Nine years tracking South Africa’s white sharks ― the lessons learnt
How big is South Africa’s white shark population? Nobody really knows: estimates range from 500 to more than 1200. This is an important question because the species is under enormous pressure. South Africa’s sharks come from two genetic lineages – one related to Australia and New Zealand, and one found only in waters around its coastline.
In places like KwaZulu-Natal, white sharks are culled in large numbers by shark nets and drumlines.
They are accidentally caught in gill nets and longlines intended for other fish. They are also losing prey, as many of their favoured fish species are overfished and those species populations are declining.
White sharks are an important bellwether species. They are top predators that feed on a variety of squids, fish, seals, and other sharks; this means they’re able to influence what the ocean’s ecosystems look like and how they function.
By studying and monitoring white shark populations, scientists are able to provide accurate data for conservation purposes. For example, a finding that white sharks from South Africa are capable of swimming to Australia, motivated governments to support extra protection for the species by listing them on CITES which is an international agreement between governments which monitors trade of threatened species.
That’s why a team of researchers from the University of Cape Town, Rhodes University and an organisation called Shark Spotters spent nine years studying the white shark population at Seal Island. This is located in False Bay, on Cape Town’s coast, and is a popular haunt for sharks since seals are also among their favoured prey.
Apart from doing a “head count” of sharks, we noticed a fascinating trend. Seal Island is mostly used by juvenile and sub-adult sharks. But once the sharks – particularly females – reach maturity (around 33-years-old) they are rarely seen in the area again. This partly confirms what we already knew: Seal Island is an important habitat for one segment of the white shark population and needs to be conserved.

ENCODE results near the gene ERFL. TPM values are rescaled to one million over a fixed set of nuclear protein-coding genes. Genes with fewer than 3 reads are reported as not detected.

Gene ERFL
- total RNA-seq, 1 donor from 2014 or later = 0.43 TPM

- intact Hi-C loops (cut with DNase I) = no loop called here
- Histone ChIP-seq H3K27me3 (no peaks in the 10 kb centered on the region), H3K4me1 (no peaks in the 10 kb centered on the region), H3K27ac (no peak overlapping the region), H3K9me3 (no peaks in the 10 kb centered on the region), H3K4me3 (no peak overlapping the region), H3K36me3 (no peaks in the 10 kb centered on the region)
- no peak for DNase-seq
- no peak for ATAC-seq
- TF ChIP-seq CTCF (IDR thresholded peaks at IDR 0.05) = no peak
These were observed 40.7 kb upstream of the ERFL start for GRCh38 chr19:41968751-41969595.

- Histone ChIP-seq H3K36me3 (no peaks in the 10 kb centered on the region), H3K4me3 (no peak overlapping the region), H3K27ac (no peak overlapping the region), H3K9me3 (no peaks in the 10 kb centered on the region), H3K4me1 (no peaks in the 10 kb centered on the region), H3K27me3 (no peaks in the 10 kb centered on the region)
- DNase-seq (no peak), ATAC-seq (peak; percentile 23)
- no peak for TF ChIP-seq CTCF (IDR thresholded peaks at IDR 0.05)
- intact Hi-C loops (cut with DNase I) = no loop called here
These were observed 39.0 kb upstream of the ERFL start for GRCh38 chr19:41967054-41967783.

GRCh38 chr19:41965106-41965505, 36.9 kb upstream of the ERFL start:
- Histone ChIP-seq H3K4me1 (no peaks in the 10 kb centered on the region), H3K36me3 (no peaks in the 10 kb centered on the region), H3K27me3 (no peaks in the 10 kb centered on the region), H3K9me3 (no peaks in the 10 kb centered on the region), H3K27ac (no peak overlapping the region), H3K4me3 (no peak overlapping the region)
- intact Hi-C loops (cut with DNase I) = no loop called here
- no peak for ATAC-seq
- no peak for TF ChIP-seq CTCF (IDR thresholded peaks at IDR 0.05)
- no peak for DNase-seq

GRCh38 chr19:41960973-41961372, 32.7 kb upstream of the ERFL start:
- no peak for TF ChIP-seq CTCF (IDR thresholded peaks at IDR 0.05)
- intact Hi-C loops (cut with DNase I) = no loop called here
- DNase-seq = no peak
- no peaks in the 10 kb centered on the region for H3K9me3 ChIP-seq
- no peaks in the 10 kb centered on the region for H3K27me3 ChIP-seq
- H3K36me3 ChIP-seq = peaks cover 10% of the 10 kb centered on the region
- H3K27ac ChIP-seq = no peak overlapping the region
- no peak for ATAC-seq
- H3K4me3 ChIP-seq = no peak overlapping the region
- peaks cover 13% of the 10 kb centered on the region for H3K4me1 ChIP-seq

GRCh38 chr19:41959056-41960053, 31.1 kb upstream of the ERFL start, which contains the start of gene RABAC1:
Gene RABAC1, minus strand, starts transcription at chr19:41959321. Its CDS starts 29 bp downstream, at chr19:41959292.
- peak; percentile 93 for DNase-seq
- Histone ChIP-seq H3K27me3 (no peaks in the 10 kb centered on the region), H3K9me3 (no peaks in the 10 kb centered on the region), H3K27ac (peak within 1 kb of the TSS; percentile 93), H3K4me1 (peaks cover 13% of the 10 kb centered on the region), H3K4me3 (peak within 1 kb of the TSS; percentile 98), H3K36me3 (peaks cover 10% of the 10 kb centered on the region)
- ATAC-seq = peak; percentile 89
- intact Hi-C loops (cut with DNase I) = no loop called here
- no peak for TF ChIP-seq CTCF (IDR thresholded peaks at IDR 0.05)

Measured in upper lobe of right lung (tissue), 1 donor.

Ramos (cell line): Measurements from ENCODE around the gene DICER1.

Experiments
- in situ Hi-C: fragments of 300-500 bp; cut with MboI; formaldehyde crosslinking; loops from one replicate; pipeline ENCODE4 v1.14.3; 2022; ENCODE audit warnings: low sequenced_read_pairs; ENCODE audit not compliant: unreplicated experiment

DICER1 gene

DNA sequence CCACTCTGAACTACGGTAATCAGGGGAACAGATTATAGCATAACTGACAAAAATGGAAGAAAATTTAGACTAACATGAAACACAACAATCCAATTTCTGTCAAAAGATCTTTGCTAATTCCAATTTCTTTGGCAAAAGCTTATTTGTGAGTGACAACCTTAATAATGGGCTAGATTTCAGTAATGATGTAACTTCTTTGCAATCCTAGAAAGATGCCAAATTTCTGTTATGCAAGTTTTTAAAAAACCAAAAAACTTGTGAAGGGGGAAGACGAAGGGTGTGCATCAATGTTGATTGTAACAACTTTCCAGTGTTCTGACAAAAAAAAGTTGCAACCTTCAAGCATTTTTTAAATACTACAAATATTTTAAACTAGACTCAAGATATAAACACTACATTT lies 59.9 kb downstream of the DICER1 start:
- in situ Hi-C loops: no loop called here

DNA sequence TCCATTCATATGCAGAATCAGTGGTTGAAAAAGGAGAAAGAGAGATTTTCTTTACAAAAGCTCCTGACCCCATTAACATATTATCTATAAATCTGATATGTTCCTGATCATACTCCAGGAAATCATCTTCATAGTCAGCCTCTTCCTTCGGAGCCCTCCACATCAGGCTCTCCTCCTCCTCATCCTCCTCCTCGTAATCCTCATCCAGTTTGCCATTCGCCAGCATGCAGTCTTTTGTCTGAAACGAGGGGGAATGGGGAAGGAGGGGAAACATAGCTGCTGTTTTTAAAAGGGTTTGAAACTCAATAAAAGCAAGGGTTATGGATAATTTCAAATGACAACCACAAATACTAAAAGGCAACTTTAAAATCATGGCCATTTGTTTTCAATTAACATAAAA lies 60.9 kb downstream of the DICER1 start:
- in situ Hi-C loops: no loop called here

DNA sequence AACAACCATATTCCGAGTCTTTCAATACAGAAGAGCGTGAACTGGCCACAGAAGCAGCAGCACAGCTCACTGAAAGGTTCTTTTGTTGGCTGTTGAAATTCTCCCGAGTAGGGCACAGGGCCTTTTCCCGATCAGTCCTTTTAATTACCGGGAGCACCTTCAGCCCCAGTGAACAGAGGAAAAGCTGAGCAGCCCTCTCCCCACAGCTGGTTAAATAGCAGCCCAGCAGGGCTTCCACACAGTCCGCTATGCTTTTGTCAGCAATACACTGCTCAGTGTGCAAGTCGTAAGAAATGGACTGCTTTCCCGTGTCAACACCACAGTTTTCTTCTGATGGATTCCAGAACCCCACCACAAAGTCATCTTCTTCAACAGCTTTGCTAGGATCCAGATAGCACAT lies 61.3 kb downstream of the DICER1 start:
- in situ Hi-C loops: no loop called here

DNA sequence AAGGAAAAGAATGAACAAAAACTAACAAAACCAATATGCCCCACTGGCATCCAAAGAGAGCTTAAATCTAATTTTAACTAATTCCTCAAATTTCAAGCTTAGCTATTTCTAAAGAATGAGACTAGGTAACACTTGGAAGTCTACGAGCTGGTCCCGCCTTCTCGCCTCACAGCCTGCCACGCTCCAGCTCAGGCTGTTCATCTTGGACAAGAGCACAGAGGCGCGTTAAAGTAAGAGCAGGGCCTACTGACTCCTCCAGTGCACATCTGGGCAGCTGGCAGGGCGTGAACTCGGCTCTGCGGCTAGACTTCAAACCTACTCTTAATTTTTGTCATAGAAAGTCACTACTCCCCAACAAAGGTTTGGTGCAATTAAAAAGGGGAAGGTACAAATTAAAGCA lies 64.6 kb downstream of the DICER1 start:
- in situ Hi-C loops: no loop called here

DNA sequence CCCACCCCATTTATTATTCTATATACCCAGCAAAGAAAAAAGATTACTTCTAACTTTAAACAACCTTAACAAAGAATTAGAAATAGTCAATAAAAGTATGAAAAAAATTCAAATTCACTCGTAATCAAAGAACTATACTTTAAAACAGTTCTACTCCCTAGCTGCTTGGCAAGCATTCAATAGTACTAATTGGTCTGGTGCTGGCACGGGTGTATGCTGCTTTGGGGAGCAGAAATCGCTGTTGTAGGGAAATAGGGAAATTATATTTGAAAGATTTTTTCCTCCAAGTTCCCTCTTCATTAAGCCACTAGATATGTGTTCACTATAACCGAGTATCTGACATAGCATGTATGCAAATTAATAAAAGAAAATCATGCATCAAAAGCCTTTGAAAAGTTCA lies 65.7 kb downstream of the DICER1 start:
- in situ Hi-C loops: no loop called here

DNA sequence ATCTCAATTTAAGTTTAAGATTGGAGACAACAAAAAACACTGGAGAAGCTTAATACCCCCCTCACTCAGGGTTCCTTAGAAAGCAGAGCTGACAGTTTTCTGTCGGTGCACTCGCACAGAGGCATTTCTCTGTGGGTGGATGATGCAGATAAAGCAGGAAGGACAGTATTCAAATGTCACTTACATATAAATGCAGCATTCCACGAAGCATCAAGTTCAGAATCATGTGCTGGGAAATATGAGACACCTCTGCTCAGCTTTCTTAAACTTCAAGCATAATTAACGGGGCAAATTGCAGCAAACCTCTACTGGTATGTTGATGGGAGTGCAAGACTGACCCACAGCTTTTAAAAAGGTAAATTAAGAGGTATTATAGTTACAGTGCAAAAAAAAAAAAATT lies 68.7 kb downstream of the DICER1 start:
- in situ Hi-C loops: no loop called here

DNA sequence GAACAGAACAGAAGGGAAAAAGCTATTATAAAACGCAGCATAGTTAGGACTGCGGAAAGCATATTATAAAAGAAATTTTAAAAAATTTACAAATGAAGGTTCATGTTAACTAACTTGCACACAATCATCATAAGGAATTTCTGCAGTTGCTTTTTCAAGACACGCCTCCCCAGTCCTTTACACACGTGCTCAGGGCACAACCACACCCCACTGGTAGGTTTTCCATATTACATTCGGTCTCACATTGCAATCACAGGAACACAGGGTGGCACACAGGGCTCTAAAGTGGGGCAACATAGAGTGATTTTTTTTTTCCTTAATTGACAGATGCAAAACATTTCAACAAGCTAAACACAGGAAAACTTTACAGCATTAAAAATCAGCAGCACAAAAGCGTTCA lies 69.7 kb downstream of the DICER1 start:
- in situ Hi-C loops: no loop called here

The mature white sharks, meanwhile, must be using other habitats to feed and reproduce. But we don’t know where those habitats are, and that’s a problem – without knowing what their chosen habitats are and what threats they might face in those areas, we can’t offer informed recommendations about conserving either the animals or their habitats. We can’t conserve what we don’t know.
In a different ocean, the Pacific, scientists have managed to crack the code of where the mature white sharks go. Through satellite tagging of adults they have identified a defined space in the middle of the ocean, halfway between Hawaii and Baja California, which they call the Shared Offshore Foraging Area. Similar technology is being used to figure out where South Africa’s white sharks go.
Where are the female sharks?
Our study, lasted from 2004 to 2012. During that period we spent 557 hours at sea. We attracted sharks to a research vessel and, on each trip, recorded how many there were, their size and sex. We also used photo-identification of individual sharks to examine their annual visitation patterns.
In total, we recorded 1105 shark sightings and used photo identification to identify 303 unique individuals. Most of the 303 were not sighted at Seal Island again. This suggests transient behaviour for a large proportion of the population.
The most surprising finding was that after visiting Seal Island consecutively for between two and three years, female sharks approaching sexual maturity were rarely seen again. Overall few mature females and no pregnant females were recorded at Seal Island. This suggests that Seal Island is a seasonal feeding ground for young white sharks rather than a nursery area or adult gathering site.
The same thing was true elsewhere in South African waters. We compared our findings to research from several other gathering sites and discovered that mature white sharks both male and female, but especially females, are rarely seen anywhere in the country’s waters. This indicates that they use other habitats to feed and breed.
But where do they go? Not knowing where mature sharks are is a major gap in our understanding of South African white shark ecology.
Satellite tracking has provided us with our first clue. The trackers suggest that the South West Indian Ocean islands and deep oceanic habitats off the continental shelf are areas where we can start looking. These are spaces ranging from a few hundred to a couple of thousand kilometres away from South Africa’s coast.